What Works Best for Design Presentation?

Posted: September 22, 2008 Comments(5)

One of the more hefty, involved parts of client work is the approval process. There are a number of hurdles to overcome to make sure the details surrounding deliverables are clear. It’s very frustrating to feel as though a project is coming to a close, all the while your client has been under an assumption of something different. Beyond the clarity of scope or other project details, one of the more difficult things my company has run into is presentation of design comps.

Presenting a comp

Over time, my company has come up with a few ideas as far as ways to effectively present our designs. We’ve gone so far as to bring one of our own machines to a client meeting in order to make sure things were presented properly.

Very often, clients would have concerns about tints, hues, contrast, and other design elements. That is not to say a client is incorrect in doing so, these are issues constantly under fire simply by the medium that is the Web. We were doing ourselves a disservice by bringing our own equipment (which has been calibrated) and using our own software. At the end of the day, even if a client loves a design on your own gear, when the design is shown to a friend, it won’t look the same.

The issue isn’t inescapable, though. No matter what, when the client shows the site to someone else on a different monitor, that’s the way of life in Web design. It is important, however, to avoid creating ideal experiences when presenting Web design.

The way it should be

We had to keep in mind that we’re presenting websites. We’re used to compensating for the shortcomings of the medium, so why make things harder by presenting in an ideal environment?

We’ve come up with a quick and dirty development process just before the designs are presented to clients. During this process, the website will be loosely put together as a static, stylized document. The markup will be junk, and there might even be some inline styles. It doesn’t matter though, we’re just presenting a comp. The markup we’re writing won’t make it past the end of the day. It needed to be quick though; we bill by the hour.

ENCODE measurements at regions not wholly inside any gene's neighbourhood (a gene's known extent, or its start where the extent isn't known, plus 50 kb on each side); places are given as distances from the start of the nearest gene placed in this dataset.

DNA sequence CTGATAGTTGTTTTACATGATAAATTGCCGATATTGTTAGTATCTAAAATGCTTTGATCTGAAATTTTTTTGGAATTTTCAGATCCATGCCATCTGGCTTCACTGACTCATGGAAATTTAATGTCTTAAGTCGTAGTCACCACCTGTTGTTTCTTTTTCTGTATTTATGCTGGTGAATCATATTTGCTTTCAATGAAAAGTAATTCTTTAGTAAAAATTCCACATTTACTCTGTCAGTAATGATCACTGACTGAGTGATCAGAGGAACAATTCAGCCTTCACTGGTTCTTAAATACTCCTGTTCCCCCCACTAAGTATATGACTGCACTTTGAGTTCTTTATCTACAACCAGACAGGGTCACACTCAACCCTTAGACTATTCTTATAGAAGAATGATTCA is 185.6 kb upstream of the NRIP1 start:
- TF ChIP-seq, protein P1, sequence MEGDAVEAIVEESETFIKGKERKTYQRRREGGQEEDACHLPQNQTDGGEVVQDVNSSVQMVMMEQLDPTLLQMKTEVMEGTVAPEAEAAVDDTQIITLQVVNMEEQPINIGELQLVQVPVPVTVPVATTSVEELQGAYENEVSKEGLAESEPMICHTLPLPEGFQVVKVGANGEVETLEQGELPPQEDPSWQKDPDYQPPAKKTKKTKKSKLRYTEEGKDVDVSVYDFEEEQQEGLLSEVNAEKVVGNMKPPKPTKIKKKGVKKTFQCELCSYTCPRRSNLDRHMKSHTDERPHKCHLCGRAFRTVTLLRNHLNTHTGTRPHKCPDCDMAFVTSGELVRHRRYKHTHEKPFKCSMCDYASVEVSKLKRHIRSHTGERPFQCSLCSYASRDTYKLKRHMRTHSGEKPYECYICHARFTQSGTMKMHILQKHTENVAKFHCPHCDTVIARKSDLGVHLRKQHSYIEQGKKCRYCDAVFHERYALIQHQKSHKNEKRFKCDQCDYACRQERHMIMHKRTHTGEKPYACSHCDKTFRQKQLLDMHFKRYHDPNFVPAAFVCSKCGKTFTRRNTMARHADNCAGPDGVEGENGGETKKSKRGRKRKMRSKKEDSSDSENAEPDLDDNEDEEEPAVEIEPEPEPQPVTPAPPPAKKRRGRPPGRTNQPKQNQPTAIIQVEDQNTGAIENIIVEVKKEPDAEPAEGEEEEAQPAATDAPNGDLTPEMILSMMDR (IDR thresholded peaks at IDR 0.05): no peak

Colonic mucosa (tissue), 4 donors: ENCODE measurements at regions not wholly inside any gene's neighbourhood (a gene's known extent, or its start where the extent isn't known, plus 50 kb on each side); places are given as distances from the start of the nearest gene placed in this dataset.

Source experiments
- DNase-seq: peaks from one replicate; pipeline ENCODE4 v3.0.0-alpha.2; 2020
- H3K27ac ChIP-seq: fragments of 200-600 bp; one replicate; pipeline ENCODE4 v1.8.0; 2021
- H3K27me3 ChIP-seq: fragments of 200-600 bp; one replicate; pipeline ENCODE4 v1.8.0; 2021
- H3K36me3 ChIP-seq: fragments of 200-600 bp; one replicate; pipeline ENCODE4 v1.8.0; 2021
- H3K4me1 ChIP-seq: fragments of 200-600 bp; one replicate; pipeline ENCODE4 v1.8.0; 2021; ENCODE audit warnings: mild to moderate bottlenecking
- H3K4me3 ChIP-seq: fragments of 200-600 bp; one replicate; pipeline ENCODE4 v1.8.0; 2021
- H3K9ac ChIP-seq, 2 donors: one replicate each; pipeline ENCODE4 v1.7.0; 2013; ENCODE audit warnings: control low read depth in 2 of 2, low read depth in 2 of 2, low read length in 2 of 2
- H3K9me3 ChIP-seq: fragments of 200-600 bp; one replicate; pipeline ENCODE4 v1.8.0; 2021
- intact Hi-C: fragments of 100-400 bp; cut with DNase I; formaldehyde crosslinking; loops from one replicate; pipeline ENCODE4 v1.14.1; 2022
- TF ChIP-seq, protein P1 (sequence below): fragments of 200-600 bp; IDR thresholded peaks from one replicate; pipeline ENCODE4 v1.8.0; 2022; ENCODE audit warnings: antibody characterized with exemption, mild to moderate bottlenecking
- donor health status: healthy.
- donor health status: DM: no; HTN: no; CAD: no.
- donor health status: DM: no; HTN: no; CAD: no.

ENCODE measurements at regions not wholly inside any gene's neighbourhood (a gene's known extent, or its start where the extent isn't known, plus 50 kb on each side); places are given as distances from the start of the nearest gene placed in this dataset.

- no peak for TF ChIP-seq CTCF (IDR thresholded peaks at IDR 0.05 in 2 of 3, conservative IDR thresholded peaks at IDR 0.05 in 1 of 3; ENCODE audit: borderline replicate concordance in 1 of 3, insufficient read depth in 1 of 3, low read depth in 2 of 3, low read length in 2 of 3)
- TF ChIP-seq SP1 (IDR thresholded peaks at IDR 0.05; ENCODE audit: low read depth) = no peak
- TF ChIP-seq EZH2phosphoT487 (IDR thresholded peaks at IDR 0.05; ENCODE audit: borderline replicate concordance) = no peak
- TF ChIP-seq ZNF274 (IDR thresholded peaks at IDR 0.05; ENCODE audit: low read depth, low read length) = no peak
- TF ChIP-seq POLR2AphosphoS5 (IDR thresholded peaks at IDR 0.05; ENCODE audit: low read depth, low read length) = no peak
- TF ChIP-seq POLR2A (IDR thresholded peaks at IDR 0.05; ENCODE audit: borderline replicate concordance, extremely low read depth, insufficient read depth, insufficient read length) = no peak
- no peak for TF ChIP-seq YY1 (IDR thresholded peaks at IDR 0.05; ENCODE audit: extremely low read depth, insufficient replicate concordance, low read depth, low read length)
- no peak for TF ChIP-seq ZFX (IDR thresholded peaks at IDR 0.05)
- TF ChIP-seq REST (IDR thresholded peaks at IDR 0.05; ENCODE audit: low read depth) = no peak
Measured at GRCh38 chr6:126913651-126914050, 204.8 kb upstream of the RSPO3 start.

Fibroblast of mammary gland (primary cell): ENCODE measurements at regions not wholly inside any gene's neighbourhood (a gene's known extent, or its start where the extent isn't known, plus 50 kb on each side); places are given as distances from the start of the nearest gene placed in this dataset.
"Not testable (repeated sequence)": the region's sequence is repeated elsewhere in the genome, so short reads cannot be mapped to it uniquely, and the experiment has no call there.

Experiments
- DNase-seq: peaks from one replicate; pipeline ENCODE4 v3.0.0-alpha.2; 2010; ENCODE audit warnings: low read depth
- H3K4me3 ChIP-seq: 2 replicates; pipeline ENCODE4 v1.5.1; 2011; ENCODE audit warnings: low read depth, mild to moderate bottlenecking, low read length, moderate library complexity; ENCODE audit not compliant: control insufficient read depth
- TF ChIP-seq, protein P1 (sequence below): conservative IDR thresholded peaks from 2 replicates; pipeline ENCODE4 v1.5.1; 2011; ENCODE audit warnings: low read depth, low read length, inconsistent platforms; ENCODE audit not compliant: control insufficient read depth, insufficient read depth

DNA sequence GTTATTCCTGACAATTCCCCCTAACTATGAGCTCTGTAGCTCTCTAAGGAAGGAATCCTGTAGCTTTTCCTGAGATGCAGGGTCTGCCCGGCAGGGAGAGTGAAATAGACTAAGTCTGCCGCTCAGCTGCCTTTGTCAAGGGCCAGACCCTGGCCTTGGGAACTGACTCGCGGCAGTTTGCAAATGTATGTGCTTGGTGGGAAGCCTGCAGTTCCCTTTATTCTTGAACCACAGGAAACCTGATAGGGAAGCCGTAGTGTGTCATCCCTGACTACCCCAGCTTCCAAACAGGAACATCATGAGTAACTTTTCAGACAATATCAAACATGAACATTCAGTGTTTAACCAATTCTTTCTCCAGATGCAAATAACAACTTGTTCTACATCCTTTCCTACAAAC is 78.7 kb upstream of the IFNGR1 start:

Using this method, we’ve got a design for presentation that will be properly viewed in a browser. It’s much more effective to present this way not only because the client is in a proper mindset, but the design resides in surroundings which affects perception. Browser chrome can indeed have slight influence on a design when compared to a flat file viewed in another application.

There are also times where it’s applicable to include a bit of pseudo JavaScript interactivity at this stage. Sometimes for us it’s very difficult to explain in words the interaction that will be made available. Most of the time clients are hearing about Ajax for the first time and it’s quite difficult to thoroughly understand what’s going to happen.

Beyond that, and perhaps most important, is the fact that the client is viewing the design under their circumstances. Their OS, their browser, their color calibration, their habits and tendencies. All of their concerns will be effectively settled because they’re able to “work” with the design as it was meant to be.

Interestingly enough, Andy Clarke has just posted his thoughts on the issue on For A Beautiful Web and indicates that he takes this process even further. He’ll piece together quite a bit more markup and style than I’m used to, and simply work from there as the design progresses. With each iteration, a link is provided to his client and the cycle is repeated until completion.

While I think that’s a great idea, unfortunately I don’t see it working for my company quite yet. Our clients are far too quick to change their minds throughout a project, which would result in us taking numerous steps back, causing an awkward exchange when we bill for the design work that wasn’t ever used. Either way, it’s great to see another outlook on the process.

How do you present designs? What’s worked? What hasn’t?

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Comments

  1. As static HTML files. I should say that my work consists of writing WordPress themes and simple ‘brochure’ sites, so I don’t really need to do much more.

    This way the client knows ‘exactly’ what their site will look like. It also saves me work later on, as I’ll use the stylesheet as a basis for the final version. It also means I test across browsers right from the start — I need to be sure that my design won’t mess up when the client views it.

    I generally produce the mockup, get the OK, and then add the PHP/WordPress magic.

  2. Well looks like we do the same as Andy Clarke,
    we provide our clients a preview Version of the website with every step.

    But we got the same problems that our clients love to change their minds 🙂

  3. As a designer, my priority is to showcase the design comp within the best possible medium (usually opening the file in PS and displaying it on my iMac). I prefer to do this rather than displaying it in a random web browser on the clients monitor and having to give a quality disclaimer. However, while presenting with my own gear I think it’s important (not to say I always do so) to briefly educate the client on basic web discrepancies so they will know what to expect when viewing it later.

    I suppose this cut’s a lot of work out for the developer and set’s them up for the impossible feat of representing the comp perfectly across all browsers and platforms. Whoops! Putting myself in the developers shoes, I can only imagine this being extremely frusterating.

    Interesting topic to read from a developers point of view. I will take this into consideration before my next presentation.

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